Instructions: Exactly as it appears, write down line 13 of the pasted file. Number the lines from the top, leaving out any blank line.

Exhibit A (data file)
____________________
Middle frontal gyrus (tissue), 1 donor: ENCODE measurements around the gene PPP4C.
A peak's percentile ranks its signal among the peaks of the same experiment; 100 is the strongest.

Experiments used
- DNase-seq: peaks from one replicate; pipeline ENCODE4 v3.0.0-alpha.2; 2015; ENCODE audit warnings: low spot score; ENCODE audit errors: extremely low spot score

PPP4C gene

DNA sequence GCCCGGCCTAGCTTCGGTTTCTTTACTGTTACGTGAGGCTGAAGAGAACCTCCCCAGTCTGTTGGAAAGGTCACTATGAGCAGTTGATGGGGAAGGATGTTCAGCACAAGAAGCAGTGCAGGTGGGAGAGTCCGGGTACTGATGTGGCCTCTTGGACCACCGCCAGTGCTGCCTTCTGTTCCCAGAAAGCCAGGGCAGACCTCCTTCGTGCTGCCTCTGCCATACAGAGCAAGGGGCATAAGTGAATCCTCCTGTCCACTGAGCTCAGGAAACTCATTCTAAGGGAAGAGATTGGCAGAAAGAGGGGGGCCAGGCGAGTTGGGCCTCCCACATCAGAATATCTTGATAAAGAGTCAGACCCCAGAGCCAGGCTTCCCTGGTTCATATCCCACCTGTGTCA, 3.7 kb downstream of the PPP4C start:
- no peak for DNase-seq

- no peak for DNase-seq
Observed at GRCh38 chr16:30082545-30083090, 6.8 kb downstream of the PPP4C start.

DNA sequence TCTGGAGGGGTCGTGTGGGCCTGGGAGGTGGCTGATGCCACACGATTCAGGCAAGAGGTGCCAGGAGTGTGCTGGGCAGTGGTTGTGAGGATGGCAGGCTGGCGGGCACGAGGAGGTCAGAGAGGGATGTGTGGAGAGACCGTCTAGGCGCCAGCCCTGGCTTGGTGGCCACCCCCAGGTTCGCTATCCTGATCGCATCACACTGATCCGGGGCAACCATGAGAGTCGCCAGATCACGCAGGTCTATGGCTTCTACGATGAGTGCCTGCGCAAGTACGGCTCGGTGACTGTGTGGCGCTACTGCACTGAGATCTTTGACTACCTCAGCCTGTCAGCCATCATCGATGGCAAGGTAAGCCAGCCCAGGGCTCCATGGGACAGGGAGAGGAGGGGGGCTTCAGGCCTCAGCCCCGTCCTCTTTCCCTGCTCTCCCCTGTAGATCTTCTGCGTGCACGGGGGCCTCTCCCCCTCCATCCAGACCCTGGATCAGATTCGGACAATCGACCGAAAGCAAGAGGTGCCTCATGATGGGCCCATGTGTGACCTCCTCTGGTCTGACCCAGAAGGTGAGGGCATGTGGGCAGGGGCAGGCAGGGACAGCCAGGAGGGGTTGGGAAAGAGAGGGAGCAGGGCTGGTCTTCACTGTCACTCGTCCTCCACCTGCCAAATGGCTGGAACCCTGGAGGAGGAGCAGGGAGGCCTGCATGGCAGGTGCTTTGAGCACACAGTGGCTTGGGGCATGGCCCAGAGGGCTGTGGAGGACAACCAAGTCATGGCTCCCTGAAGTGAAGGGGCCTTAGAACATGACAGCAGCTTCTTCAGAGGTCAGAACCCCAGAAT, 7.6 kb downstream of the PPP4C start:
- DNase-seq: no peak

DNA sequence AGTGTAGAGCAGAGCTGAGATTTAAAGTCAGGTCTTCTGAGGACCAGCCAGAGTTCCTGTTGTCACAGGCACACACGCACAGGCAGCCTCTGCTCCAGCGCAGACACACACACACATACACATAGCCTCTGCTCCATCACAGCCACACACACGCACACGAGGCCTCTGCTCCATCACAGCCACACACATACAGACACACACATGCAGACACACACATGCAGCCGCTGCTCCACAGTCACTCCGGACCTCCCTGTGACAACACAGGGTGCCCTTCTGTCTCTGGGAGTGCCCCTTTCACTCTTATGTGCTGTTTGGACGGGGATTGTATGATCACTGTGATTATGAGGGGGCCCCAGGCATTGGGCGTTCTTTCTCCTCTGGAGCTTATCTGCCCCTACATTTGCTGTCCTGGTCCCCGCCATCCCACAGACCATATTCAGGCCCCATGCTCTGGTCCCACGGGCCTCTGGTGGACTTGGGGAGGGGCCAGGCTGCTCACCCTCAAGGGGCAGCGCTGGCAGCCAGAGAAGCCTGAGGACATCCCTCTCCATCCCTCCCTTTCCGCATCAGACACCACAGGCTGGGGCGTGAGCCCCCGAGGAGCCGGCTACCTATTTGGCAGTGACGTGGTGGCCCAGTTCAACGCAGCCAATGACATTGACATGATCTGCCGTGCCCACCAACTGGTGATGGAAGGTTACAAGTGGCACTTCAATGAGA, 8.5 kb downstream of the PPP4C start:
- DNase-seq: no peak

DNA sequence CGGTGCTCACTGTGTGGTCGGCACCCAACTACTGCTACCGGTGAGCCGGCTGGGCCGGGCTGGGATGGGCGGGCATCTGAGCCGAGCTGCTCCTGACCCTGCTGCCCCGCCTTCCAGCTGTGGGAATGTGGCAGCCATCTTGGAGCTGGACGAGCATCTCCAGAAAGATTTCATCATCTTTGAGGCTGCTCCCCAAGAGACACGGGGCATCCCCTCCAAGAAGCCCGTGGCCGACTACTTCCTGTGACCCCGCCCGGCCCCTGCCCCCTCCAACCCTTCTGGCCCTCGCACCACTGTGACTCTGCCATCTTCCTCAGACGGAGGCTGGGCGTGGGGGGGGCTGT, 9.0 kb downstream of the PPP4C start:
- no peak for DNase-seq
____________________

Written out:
- DNase-seq: no peak